CLEVELAND -- There was a time earlier this season when Chris Sale and the Cubs' Jake Arrieta were being talked about as sure-fire 20-game winners and Cy Young frontrunners -- not to mention days being counted and starts being figured to see if they would match up during the crosstown series played at the end of July.
But these aces have shown a few blips on their seemingly impervious radar as the season has progressed. Arrieta walked seven over 5 2/3 innings in a victory over the Brewers on Thursday and had a 3.54 ERA in June followed by a 4.88 ERA in July.
Sale has gone six straight starts since his last victory in Houston on July 2, posting an 0-4 record and 4.43 ERA over 40 2/3 innings during that stretch. These rough runs shouldn't take away from Arrieta's 15-5 record and 2.75 ERA overall, placed up against Sale's 14-6 ledger with a 3.30 ERA.
"We live in a very right-now society. It just comes with the territory," a smiling Sale said of the questions thrown at aces when they struggle. "People see something, and they want it to happen immediately. People want [Arrieta] to win his 20th game before he threw the first pitch of the year. But they are entitled to their opinion.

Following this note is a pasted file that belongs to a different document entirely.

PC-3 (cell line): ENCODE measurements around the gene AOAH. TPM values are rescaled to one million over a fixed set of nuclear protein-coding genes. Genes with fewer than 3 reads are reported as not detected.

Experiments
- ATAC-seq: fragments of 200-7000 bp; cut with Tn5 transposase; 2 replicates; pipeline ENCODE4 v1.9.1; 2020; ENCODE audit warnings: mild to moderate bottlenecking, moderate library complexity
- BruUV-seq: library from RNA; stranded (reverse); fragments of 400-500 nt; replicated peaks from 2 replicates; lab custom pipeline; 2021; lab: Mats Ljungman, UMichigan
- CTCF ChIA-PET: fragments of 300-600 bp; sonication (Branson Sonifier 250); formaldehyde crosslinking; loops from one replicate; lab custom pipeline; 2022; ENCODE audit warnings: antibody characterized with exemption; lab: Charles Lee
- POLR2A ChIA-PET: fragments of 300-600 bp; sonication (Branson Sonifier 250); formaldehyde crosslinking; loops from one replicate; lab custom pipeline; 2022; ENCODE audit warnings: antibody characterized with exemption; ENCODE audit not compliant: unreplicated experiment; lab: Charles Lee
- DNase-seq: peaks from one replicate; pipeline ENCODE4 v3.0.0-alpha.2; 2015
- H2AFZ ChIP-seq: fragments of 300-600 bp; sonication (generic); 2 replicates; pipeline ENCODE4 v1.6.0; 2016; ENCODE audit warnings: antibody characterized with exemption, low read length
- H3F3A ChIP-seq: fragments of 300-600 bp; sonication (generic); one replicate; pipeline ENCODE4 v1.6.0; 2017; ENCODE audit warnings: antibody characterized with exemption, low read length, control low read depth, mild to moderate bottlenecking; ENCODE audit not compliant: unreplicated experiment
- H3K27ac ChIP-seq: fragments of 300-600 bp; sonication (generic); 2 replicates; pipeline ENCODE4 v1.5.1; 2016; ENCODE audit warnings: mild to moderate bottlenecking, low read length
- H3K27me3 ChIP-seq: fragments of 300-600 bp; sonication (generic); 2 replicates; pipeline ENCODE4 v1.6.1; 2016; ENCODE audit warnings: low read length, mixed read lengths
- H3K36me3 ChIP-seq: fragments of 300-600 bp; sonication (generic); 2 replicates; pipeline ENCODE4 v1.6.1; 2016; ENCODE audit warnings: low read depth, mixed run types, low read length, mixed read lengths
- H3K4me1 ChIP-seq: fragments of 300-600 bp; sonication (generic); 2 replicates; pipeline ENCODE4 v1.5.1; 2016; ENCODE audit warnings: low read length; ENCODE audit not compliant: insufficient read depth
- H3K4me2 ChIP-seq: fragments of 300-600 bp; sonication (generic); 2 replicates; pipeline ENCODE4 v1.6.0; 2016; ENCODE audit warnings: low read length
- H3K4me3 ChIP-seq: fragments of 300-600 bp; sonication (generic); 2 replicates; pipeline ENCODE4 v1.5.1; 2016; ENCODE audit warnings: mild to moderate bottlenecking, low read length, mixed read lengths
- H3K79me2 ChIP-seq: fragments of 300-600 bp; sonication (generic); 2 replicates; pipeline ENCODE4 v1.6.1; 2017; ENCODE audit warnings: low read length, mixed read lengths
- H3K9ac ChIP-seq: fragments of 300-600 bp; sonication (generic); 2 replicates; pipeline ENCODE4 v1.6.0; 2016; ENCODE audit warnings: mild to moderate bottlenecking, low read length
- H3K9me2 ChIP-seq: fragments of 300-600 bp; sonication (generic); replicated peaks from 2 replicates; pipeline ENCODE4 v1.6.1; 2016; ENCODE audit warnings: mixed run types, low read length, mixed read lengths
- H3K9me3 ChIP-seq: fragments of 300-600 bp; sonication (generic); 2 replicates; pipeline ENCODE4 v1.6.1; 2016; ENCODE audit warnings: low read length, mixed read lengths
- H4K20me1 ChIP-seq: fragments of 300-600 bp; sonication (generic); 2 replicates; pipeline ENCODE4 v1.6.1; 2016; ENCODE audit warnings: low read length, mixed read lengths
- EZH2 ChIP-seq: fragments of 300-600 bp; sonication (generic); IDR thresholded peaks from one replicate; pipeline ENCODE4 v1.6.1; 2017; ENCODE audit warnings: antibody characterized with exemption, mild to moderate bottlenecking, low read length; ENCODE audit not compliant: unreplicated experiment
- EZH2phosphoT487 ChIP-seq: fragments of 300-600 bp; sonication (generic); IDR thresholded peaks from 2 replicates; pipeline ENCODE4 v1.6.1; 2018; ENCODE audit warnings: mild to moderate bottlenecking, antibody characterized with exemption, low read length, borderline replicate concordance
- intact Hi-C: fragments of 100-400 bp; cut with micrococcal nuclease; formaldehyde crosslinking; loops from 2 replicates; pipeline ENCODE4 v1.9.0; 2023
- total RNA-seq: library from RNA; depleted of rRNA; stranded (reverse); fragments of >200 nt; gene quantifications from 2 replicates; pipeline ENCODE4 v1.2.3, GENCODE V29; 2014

"Those expectations don't get there for nothing. I can speak for myself. I can't speak for him. I hold myself to that same standard. When I don't go out there and win a ballgame, I don't care whether it was this or that. I didn't get the job done. We hold ourselves to those standards as well."
Sale's altered 2016 pitching plan has been talked about since the start of Spring Training, one where the southpaw is going less for strikeouts and more for early contact. It's also a strategy aimed at having the highly competitive Sale throw fewer pitches in anger.
Over 160 2/3 innings and 23 starts, Sale has fanned 157. He also has thrown four complete games, assessing the plan as a complete success in terms of how he feels physically and how his arm feels.
"What we've being doing throughout the year has been helping out a lot. Not only that, but the work I put in during the offseason and stuff like that, but so far so good up to now," Sale said. "The end goal for every year is to be strong at the end. I feel good now. I do. I felt the same way last year as well."
"Since he's been starting, this is the best and as strong as he's been later in the season than I've seen him any time," said White Sox manager Robin Ventura. "There hasn't been that stretch where, in the past few years, he has definitely needed time off or the velocity has really tailed off or you could tell he was putting the governor on as far as how he was pitching or doing things."